Point 2 – Where is the Press?

Something that was almost always front and center under Mauricio Pochettino that was rarely seen in any real coordinated fashion under Jose Mourinho is the Tottenham press. Given the schedule requirements for much of the season, the Spurs were in a difficult position to play an aggressive brand of defense where they press from the off.

At this point in the season with more space between matches and everything on the line, there is no excuse not to press. Given we are likely to see Carlos Vinicius in the starting XI, expect to see the young man playing as if his career depends on it defensively.

If Tottenham can get some semblance of a coordinated press going, it can really help the defense. The inability for Tottenham to press under Mourinho and the subsequent ease teams could pass through the side as a result has to be addressed and it starts with on-the-ball pressure from all XI men.

Point 3 – How high is the defensive line

The reality is even under Mauricio Pochettino the Tottenham defensive backline had been slowly getting closer and closer to Hugo Lloris. A combination of Lloris getting older and a bit more reluctant to come off his line and the fact Spurs never replaced Kyle Walker‘s recovery speed have forced the Tottenham line back.

If you add a non-existent press in the front to the lack of pace in the back four and suddenly Tottenham are playing far, far too deep. Even if Mourinho were not trying to employ a low-block that is essentially what has happened for the Lilywhites. With the right pressure up top and a little protection in the back, that line can move up the pitch and provide more room to make up for any mistakes that may occur in the back.

Point 4 – Can we get some service, please?

Tottenham really struggled under Jose Mourinho to get the ball into the box. It is ironic that the last two goals under Mourinho both came off of crosses considering only 10 were attempted in the match. While Tottenham does not have to become Liverpool overnight and start going for 30 crosses a match, knocking the ball into the box a couple of dozen times at least creates the opportunity for something good to happen.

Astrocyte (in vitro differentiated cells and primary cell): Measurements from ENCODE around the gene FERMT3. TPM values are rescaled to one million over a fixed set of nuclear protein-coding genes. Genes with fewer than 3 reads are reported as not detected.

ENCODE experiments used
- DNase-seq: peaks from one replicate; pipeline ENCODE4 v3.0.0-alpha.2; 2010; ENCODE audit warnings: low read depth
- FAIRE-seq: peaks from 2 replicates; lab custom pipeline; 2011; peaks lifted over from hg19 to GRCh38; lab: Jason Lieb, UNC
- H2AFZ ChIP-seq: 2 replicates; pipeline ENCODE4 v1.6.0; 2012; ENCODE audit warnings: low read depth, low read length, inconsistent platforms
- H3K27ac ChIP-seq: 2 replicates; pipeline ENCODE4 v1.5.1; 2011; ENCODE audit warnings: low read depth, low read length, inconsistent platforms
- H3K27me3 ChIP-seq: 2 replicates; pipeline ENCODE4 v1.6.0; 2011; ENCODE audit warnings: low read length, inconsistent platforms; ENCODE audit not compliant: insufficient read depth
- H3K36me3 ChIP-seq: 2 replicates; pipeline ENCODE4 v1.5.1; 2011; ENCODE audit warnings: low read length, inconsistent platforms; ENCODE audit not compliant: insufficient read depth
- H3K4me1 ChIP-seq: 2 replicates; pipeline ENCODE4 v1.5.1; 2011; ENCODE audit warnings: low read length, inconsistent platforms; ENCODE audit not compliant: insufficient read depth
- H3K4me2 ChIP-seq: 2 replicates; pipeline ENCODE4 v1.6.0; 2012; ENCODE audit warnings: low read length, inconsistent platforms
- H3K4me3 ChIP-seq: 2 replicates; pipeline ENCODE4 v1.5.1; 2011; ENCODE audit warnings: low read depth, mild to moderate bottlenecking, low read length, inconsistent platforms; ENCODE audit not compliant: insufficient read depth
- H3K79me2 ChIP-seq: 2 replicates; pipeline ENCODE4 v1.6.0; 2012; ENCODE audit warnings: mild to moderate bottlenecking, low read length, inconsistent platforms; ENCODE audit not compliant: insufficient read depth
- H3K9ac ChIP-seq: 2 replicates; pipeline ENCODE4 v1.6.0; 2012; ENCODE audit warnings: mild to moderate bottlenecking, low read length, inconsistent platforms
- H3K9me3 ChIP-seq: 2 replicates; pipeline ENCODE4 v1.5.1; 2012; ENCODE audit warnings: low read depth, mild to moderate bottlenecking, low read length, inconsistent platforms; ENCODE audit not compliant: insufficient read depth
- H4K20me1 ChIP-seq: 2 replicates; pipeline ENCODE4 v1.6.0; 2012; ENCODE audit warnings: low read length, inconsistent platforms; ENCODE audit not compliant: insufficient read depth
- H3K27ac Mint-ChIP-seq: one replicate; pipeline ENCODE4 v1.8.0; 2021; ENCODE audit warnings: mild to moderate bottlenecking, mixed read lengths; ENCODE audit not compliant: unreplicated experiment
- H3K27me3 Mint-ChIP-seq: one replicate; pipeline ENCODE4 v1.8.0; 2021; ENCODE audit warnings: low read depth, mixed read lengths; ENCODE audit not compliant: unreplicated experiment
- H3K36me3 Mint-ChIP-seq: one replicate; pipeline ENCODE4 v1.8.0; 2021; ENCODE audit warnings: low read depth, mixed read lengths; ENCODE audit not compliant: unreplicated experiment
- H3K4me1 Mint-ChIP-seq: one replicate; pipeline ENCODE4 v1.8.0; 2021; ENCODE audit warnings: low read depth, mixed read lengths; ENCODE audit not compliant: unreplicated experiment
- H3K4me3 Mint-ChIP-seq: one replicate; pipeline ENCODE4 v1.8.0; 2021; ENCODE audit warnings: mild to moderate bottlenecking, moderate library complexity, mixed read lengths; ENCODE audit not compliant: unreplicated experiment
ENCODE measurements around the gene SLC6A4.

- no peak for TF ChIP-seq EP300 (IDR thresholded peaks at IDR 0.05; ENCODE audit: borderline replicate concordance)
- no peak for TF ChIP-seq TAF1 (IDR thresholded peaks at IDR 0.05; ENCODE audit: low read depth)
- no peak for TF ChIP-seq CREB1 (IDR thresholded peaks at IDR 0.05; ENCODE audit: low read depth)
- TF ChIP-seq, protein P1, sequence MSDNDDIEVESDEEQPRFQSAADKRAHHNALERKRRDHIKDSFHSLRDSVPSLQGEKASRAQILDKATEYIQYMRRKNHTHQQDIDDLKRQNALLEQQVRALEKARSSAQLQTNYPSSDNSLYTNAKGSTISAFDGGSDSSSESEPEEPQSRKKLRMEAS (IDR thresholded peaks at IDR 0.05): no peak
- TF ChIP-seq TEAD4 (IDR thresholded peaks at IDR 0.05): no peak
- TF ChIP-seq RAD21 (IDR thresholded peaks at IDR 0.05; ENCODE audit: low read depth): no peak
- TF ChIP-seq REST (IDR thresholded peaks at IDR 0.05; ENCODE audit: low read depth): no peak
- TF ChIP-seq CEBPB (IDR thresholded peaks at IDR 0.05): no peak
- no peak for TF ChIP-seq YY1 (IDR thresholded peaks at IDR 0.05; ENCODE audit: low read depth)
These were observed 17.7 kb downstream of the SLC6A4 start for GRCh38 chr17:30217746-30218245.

Just as important as getting some crosses into the box from the flanks is using those wings to push back the opposition attack. We know Kyle Walke-Peters will be looking to bomb up the right-wing for Southampton. If Heung-Min Son and Sergio Reguilon are constantly pushing forward, causing problems, and delivering crosses, KWP cannot attack. Part of solving the defensive issues is having more offense and more offense can come with some service from the outside.

Point 5 – What kind of runs do we see

Regardless of the cause, the runs Tottenham players were making at the beginning of the season to create chances and score goals have really dried up over the last several months. Rarely have we seen Son in behind the defense or another wing chasing the ball down toward the flag.

The diagonal movement needed in the front to create space has been lacking. The third man running, who is ultimately the target of the ball simply has not been there for Tottenham. With new management, new ideas, and hopefully at least a little new pride, we need to see players making runs. It is running that puts the defense under pressure and creates opportunities.

When players are running for the ball and to get space of others to get the ball, you know a team is working. We have not seen that kind of effort in a while and it is definitely something we will be looking for.

The bottom line for early Mason/Tottenham tactics

The bottom line is that we need to see Tottenham be bright, be offensive, and be Tottenham. For too long now the team has played scared to lose and running to avoided defeat. Often when trying to avoid something, you find it quicker than you want, which is what happened to Mourinho and Tottenham.

Now with some new ideas, a new face, and just a little time, will we start to see the team respond in a way that tells us change is possible? If we can see these five points, we’d sure like to think so.

– April 21, 2021
Tottenham Spurs fight back to win against Saints